Comparing Atticus's Speech To Film

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The speech in “To Kill A Mockingbird” has had a hand in the Civil Rights movement during 1960, when book was released, so having to interpret and revise that impacting of a speech for film while trying to keep its same meaning was a difficult process. To find evidence that Robert Mulligan did a proper job converting Atticus’s speech to film, it is expedient to look at what made the speech commendable, and what made the speech inadequate. So by comparing and contrasting the positive and negative aspects of Atticus’s speech in both the book and movie, it is possible to determine if the speech was adapted to film well. There are many things that made the speech in “To Kill A Mockingbird” excellent. In the text, Atticus attempts to use his morals to sway the jury into his favour. Such as the jury’s assumption that “[...] all Negroes …show more content…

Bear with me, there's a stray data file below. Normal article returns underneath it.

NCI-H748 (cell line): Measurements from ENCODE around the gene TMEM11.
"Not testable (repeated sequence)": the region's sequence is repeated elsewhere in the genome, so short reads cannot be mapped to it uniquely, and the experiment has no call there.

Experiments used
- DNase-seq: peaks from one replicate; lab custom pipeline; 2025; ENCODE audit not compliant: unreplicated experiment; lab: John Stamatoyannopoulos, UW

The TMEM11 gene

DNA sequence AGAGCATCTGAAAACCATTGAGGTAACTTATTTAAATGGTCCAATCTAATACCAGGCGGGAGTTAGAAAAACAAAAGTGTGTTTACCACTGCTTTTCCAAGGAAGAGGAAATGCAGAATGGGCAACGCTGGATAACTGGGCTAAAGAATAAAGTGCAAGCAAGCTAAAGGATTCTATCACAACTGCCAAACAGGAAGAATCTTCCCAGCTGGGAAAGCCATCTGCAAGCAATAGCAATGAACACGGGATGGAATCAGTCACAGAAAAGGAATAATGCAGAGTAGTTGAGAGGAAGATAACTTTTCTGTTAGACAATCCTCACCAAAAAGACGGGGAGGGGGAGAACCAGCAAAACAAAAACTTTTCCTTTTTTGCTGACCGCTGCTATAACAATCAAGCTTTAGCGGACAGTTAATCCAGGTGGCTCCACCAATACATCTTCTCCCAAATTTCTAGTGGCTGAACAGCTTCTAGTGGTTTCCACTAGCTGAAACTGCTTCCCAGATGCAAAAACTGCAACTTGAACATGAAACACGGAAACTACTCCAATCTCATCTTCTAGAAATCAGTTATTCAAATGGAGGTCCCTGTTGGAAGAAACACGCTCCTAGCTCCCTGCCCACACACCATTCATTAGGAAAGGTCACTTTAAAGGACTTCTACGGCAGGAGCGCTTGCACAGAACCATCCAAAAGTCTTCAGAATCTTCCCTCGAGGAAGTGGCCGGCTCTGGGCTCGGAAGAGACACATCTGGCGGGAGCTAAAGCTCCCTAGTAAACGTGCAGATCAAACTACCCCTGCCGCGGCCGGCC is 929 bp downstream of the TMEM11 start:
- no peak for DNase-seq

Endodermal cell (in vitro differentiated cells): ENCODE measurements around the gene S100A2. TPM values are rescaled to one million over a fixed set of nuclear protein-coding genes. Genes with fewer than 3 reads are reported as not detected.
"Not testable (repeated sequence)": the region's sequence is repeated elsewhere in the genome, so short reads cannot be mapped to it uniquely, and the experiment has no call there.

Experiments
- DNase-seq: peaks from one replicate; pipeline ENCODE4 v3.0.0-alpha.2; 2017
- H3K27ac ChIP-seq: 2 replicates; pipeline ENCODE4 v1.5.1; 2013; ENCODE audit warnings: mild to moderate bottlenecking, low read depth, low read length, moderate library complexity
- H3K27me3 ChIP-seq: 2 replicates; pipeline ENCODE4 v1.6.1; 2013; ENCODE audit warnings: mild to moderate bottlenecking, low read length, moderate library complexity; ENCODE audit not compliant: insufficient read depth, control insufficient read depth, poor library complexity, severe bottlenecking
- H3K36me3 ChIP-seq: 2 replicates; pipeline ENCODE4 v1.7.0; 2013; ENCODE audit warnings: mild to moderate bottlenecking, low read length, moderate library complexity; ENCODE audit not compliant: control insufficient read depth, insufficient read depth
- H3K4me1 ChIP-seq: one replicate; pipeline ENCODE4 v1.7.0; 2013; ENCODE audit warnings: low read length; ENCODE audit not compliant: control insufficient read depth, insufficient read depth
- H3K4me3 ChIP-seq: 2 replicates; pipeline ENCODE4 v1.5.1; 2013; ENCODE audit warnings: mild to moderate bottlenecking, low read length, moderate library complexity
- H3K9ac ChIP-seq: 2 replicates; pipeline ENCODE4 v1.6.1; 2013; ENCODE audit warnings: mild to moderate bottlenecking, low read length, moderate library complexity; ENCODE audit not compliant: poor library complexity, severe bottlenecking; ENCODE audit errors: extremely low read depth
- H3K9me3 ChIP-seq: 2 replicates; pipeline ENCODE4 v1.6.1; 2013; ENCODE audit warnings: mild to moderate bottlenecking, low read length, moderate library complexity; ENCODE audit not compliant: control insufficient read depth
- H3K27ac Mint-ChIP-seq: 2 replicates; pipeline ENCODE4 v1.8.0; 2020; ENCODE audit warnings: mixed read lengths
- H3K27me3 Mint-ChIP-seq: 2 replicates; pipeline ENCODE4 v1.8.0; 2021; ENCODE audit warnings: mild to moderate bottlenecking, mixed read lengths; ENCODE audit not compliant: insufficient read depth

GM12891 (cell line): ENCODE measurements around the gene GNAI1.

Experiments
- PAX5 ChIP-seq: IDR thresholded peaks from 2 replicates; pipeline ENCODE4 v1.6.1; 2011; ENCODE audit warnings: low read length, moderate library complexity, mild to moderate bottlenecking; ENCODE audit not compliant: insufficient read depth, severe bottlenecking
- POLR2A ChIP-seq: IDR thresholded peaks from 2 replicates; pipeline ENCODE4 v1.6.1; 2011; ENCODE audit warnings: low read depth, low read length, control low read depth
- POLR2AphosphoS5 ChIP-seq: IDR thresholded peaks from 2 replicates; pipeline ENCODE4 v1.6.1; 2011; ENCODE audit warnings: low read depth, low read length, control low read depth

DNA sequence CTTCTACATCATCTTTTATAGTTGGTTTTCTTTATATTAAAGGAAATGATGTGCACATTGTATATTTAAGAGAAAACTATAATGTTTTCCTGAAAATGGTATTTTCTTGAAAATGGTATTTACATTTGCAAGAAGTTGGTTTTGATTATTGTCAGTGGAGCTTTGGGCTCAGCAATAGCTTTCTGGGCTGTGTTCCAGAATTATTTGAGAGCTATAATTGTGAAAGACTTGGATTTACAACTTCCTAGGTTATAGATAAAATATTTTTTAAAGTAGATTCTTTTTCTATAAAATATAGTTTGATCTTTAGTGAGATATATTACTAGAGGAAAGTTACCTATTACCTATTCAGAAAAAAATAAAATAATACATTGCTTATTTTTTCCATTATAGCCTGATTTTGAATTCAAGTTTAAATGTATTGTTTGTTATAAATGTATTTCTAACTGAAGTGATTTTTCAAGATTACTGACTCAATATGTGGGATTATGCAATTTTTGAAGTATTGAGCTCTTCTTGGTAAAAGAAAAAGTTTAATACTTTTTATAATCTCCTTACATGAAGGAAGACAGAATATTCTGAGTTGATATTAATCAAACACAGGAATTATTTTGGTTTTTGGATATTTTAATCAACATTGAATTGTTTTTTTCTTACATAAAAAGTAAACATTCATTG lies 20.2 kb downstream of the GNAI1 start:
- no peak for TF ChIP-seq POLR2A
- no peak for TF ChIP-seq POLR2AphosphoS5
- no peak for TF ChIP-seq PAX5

Atticus’s moral was that the actions of one individual does not define the actions of an entire group. What makes this exceptional is that it presents the reader with something to think about and process, which gives the title a layer of depth. Harper Lee uses this depth to add to Atticus’s character making the speech more than just words to read, it gives the reader a sense that Atticus was actually a real person. Adding to this, the speech uses previous information that was given to the reader to give it a sense of time flow. Such as when Atticus brought up the educational system stating: “The most ridiculous example I can think of is that the people who run public education promote the stupid and idle along with the industrious [...]”(p.274). This references back when Scout went home to Atticus asking why her teacher wanted her to stop reading with her father. By referencing back to past events, it shows that Atticus’s character

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